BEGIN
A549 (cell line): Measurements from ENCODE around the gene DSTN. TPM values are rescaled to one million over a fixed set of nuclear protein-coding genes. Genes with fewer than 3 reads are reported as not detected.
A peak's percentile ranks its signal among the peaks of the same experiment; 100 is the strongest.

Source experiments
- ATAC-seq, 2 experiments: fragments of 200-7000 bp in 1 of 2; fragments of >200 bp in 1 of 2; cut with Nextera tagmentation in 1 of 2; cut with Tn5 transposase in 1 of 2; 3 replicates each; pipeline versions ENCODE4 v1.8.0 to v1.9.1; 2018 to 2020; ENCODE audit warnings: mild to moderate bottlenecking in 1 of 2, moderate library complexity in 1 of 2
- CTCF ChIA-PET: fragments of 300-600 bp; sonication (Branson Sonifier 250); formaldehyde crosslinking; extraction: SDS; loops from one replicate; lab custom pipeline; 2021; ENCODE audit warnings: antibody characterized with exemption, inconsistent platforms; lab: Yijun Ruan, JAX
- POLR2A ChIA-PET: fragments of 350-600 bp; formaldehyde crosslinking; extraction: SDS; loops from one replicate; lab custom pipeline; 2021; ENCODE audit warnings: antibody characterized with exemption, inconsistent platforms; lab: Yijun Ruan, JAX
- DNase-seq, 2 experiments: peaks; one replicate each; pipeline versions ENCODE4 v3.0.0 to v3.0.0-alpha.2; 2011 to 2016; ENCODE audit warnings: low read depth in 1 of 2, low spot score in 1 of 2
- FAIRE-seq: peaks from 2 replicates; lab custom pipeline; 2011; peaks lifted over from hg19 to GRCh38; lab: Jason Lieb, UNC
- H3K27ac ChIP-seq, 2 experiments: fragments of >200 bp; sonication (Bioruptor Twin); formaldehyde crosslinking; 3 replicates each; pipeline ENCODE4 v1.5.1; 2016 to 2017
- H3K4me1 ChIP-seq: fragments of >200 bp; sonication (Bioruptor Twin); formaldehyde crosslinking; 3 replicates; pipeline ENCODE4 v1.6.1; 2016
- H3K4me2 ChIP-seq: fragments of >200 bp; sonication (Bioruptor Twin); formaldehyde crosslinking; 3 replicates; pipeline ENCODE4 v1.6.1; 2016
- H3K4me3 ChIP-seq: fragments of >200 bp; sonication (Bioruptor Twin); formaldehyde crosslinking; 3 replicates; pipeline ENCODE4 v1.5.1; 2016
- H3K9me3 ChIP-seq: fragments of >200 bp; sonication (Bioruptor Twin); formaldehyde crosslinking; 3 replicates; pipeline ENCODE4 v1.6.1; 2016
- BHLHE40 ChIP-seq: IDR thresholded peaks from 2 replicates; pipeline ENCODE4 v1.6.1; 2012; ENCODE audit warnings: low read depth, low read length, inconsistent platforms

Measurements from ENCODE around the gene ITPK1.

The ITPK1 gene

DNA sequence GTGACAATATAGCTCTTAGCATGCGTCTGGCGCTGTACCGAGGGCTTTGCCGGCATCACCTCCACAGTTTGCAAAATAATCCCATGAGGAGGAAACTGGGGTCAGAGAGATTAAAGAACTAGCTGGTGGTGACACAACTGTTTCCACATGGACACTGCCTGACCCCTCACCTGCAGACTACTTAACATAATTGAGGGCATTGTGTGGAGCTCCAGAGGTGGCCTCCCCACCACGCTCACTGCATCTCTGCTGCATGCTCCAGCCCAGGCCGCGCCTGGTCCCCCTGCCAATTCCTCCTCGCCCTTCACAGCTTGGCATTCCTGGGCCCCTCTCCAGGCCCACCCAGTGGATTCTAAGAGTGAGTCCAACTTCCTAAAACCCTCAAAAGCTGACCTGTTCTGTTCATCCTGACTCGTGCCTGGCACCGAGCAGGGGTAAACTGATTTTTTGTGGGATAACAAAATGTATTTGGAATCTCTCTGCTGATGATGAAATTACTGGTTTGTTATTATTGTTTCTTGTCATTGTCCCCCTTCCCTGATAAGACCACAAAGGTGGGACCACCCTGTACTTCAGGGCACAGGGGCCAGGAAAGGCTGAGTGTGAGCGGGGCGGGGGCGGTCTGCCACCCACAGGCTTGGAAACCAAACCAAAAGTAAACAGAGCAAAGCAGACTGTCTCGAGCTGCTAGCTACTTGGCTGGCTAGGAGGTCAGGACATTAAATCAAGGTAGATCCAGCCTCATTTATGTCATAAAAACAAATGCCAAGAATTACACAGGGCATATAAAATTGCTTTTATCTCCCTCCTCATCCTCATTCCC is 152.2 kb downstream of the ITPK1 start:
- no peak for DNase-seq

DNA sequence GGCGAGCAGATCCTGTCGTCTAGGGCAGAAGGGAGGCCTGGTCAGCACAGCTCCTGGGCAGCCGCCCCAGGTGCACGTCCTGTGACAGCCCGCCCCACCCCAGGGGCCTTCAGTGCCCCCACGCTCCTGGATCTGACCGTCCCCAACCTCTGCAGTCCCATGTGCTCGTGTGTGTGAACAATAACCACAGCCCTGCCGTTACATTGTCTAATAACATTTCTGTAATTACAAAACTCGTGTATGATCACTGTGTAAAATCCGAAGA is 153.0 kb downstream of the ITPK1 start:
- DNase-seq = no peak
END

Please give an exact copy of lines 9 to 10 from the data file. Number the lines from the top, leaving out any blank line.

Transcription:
- H3K27ac ChIP-seq, 2 experiments: fragments of >200 bp; sonication (Bioruptor Twin); formaldehyde crosslinking; 3 replicates each; pipeline ENCODE4 v1.5.1; 2016 to 2017
- H3K4me1 ChIP-seq: fragments of >200 bp; sonication (Bioruptor Twin); formaldehyde crosslinking; 3 replicates; pipeline ENCODE4 v1.6.1; 2016